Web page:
Gorguina: The lyrics are mainly written by Varg, and they are usually written first to match the concept intended to transmit, regardless of the accompanying instrumentation. Then, the necessary changes are made to make them musical and cohesive with their songs, but sometimes the process is inverted, with the main outline being crafted to follow the music and the details being added later. As with the general concepts for the music, they are later reviewed by Hekate. Lastly, we translate them into another language if it fits better the idea, such as Latin or Greek. Our lyrics are inspired by classical literature (such as Virgil or Aeschylus), metaphysical philosophy (such as Plato or Descartes), history and mysticism, especially demonology (such as the Lesser Key Of Solomon or the Necronomicon) and ancient cults.
Obviously, the band is very inspired by the occult and supernatural. What’s your experience with those subjects on a personal level and what draws you to those subjects?
Gorguina: We have sometimes been exposed to supernatural occurrences of low intensity, but what truly inspires us about the occult is its inherent opposition against humanity’s general ideals, beliefs and consequent flaws. Occult philosophies such as Satanism, Thelema or paganism also have an underlying beauty that allows the inspiration of much more art than other subjects, their historical rebellion against established mistakes is exemplary, and many of their concepts align very well with dark auras which are intended to be crafted when performing Black Metal.
Staying with the lyrical themes, you write a lot about the declining state of
mankind and the world in general. What’s your outlook on the state of the world and does writing about those feelings help you deal with the general shitty nature of life? As a fan, I tend to gravitate toward more pessimistic lyrics since I think it’s one of the best ways to deal with things that you more or less don’t have any control over.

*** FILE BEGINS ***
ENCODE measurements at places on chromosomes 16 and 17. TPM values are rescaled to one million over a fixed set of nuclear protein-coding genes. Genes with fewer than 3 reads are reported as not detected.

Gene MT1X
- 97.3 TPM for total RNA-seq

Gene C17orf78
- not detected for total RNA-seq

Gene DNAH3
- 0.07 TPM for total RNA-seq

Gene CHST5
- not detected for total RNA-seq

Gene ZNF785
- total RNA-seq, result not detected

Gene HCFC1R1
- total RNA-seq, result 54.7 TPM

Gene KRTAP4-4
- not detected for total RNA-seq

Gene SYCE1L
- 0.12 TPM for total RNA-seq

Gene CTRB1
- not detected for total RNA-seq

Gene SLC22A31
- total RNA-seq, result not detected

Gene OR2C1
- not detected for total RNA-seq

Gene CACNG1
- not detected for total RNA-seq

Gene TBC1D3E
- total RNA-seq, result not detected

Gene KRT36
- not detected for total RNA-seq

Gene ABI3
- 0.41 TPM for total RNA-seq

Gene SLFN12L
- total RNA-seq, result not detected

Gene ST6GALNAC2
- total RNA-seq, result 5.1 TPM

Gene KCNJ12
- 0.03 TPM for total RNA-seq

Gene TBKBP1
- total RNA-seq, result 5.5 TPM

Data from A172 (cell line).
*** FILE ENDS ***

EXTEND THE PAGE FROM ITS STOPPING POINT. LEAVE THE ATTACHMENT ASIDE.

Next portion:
Gorguina: Our lyrics definitely fall in the pessimistic category, and this clear state of decadence in mankind often feels as the only natural lyrical theme, especially for aggressive music genres such as Black Metal. Singing about humanity’s blindness and race towards the abyss also helps to add the necessary passion to the vocal performance, and I guess writing about this subject does help to cope with our surrounding psychic desolation. Therefore, our outlook on the state of the world is the one expressed in our lyrics, although to avoid being an average band which directly moans about its member’s troubles, we add music’s necessary bit of art in the form of intense metaphors and symbolism, allowing at the same time the message to only be understood by those who deserve to. As so, we view our current world as a sacred place of beauty which is being increasingly corrupted by man’s foolish recklessness, and any desperate cry for change from within the plague seems unlikely to change the events unfolding. Nonetheless, we make sure we distance ourselves from the creation of further problems for Nature as much as possible. Perhaps our song which expresses our views on the topic more clearly is “The Veil Of Condescension.”
What was the writing/recording process like for the debut? It’s a confident record that feels fully realized and it’s impressive that you co-produced it yourself. Did you find that having more control over that aspect helped get your vision down as accurately as possible?